From the shipment of native Africans to America for profit to the treatment of humans like animals, American history is plagued by a dark history of slavery. The maltreatment of slaves led to each slave leaving the plantation, whether by escape, purchase, or freedom (due to the end of the Civil War), with a distinct narrative and a haunting past. For most, these narratives by former slaves were forgotten through meekness or forced silence. The ghost of slavery plagues the world today as well. Toni Morrison, an avid advocate for diversity and a strong activist for racial equality, believed that the silence of the former slaves would lead to history becoming forgotten, which is important to remember because in the world today, society is afraid to discuss and speak of the past.
Toni Morrison uses her novel Beloved to “redeem history” and ensure that history will not be forgotten through meekness or forced silence (Moglen 23). Through her novel, various characters, like Sethe, Denver, and Paul D, are former slaves and are forced to deal with their harsh pasts. Though “it is often the symptomology of trauma one confronts and never the event itself,” the characters are unable to move forward until they each face their past (Spargo 114). Although the presence of Beloved emphasizes the tragic lives of Sethe, Denver, and Paul D, she undermines the stereotypes of slaves, which enables them to leave their past behind and create productive futures. Morrison writes her novel Beloved on the point that former slave narratives need to be remembered and retold in order to help America cope with its dark past of slavery.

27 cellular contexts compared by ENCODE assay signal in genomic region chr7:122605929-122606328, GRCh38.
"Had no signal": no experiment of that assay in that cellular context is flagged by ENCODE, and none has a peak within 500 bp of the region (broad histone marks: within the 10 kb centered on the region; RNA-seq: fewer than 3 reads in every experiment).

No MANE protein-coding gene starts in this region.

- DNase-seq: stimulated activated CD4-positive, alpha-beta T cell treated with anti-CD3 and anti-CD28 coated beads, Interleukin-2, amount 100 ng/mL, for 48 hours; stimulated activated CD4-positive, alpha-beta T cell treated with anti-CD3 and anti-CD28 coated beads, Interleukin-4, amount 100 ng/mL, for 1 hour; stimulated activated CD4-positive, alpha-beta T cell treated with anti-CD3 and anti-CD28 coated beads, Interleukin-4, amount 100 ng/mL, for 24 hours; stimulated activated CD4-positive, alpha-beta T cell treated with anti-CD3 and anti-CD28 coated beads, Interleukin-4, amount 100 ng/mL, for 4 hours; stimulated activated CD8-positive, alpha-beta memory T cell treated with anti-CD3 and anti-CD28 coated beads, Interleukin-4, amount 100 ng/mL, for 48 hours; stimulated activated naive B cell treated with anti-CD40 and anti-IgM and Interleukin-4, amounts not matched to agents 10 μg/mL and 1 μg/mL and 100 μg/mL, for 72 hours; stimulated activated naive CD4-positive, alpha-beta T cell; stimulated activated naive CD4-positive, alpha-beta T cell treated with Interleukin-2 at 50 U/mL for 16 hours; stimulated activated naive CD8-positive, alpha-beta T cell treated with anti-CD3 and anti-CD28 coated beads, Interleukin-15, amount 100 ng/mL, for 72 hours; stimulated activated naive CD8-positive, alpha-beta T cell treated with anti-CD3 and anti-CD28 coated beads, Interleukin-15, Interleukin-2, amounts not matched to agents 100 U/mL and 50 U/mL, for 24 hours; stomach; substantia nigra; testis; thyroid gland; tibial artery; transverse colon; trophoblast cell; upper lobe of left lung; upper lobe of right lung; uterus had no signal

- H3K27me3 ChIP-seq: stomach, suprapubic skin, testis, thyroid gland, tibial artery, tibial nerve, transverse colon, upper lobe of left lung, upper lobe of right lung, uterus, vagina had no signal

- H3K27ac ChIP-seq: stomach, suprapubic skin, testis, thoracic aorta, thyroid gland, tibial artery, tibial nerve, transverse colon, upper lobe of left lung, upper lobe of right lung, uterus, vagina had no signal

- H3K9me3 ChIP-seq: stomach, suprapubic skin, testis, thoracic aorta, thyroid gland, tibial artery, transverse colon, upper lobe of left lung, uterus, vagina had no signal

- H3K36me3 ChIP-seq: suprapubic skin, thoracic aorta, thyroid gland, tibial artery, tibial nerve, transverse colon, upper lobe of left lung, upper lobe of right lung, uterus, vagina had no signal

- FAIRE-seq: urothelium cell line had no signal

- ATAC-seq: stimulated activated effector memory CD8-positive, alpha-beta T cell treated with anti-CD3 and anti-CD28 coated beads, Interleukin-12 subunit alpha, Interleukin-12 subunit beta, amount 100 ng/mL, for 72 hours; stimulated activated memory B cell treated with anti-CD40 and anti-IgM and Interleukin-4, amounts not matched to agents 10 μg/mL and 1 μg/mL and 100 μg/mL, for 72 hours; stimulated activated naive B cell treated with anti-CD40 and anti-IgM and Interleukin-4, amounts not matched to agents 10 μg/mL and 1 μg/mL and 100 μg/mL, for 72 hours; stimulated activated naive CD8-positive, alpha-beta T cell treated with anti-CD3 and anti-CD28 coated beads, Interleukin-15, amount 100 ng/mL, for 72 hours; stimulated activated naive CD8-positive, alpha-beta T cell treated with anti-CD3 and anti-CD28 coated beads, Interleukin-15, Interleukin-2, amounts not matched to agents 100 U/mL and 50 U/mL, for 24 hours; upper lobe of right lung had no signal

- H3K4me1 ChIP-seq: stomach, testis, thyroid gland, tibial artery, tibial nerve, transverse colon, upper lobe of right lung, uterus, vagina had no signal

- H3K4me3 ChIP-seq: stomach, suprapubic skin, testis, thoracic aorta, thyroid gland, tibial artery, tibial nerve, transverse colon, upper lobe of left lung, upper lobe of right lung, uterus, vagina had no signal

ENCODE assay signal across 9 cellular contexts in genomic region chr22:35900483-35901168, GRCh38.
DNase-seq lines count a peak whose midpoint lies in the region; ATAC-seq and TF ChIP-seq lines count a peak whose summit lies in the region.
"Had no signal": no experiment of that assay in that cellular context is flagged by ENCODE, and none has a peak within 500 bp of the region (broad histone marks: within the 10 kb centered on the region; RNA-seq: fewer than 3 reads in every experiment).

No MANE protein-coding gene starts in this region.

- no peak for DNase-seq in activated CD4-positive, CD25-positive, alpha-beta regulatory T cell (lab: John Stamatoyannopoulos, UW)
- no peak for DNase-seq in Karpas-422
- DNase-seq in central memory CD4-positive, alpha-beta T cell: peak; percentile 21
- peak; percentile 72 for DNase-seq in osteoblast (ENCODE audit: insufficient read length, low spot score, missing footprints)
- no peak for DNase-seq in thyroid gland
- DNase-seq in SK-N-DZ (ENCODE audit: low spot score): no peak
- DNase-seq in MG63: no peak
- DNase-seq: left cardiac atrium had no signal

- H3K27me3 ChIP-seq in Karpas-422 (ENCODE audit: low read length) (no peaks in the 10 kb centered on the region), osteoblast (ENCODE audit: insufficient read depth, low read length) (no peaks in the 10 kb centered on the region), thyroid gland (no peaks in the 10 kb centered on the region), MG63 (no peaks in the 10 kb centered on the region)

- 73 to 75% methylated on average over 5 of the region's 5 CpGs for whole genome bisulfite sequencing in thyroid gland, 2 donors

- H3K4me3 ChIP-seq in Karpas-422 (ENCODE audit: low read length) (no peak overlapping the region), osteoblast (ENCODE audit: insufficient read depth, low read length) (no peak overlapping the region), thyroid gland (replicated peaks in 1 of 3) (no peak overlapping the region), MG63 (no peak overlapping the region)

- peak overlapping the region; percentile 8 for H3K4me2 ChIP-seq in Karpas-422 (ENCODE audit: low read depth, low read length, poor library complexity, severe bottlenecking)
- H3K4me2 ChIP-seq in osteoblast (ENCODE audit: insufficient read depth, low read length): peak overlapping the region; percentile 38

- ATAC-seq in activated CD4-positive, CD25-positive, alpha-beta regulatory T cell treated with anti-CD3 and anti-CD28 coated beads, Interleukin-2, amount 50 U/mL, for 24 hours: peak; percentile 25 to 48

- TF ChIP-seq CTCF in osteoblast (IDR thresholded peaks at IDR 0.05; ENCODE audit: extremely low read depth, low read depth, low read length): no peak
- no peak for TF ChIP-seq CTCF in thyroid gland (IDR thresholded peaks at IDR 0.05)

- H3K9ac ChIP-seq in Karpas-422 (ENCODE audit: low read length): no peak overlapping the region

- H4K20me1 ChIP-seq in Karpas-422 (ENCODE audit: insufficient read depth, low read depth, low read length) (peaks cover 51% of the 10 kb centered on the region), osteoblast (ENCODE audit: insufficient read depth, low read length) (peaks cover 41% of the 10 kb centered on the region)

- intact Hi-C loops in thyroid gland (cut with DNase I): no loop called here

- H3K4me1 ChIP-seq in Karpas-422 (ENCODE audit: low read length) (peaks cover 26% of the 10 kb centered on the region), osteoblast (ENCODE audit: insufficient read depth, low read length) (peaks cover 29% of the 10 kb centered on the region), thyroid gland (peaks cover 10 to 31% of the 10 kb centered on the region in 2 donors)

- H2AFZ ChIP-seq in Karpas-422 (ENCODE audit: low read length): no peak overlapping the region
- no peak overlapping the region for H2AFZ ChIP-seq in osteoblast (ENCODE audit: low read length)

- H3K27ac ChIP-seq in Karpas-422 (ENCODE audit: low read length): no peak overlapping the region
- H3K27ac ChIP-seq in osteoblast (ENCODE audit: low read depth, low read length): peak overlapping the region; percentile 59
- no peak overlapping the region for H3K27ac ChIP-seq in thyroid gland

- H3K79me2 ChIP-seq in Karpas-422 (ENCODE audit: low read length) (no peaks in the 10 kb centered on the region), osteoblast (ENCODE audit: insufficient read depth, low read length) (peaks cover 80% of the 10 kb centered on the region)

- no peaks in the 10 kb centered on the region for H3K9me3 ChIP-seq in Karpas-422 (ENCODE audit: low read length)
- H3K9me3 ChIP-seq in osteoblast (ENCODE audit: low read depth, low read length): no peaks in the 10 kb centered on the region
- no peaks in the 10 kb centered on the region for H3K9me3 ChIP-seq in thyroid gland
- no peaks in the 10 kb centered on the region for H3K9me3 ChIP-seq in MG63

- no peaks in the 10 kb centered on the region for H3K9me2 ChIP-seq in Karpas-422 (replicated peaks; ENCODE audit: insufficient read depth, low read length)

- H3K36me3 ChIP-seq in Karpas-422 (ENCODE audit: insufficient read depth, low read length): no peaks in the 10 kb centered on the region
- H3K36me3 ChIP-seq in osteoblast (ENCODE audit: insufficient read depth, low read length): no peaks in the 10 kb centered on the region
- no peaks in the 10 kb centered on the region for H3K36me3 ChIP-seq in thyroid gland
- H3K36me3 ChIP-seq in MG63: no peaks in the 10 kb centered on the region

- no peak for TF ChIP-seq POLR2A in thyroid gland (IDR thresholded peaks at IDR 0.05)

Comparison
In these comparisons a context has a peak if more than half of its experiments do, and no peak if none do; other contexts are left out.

To adhere to the hurt of the past would be to fail the requirement of an empiricism rooted in the present and a progressive rationality oriented toward the future, and, if one is not simply to ignore the past and to adopt a purely present is and a historical mode of knowledge, one must translate the hurt of the past in terms of present possibilities. (Spargo 124). Essentially, Spargo is explaining the central theme of the novel, which is that in order for the various former slave characters in Beloved to progress into the future they should either face the past and attempt to move past it or to ignore the past. However, as is seen in the novel, ignoring the past leads to the past coming out and causing much destruction to not only the family but also the town, as “one can endure only so long in the full consciousness of traumatic history” (Spargo 114). While facing their traumatic pasts through the manifestation of them in the form of Beloved, the characters also undermine the stereotypes of slaves. Every slave, whether a runaway or freed, leaves a plantation with a trauma that will continue to haunt them; however, by facing their past, former slaves have the ability to break the hold of their past. The few accounts that remain indicate how the manifestation of their history on the plantation haunted the former slaves until they were able to face their past. Frederick Douglass, for example, ran away from the plantation where he was held as a slave.
Even within his years as a slave, Douglass changed his name from “Frederick Augustus Washington Bailey” to “Frederick Bailey … to create himself in ways that distinguish the mother’s child from the adult” (Casmier-Paz 220). It helped him distance himself from the innocence he held as a little boy. As he ran from city to city, he constantly changed his name in fear of being caught and sent back to the plantation. However, as he “started from Baltimore bearing the name of ‘Stanley,’ the name written upon the pass that carried him safely out of slavery … to when he got to New York, he again changed his name to ‘Frederick Johnson,'” Douglass was also able to distance himself from slavery, essentially allowing him to break free from his past and attempt to move forward (Casmier-Paz 221).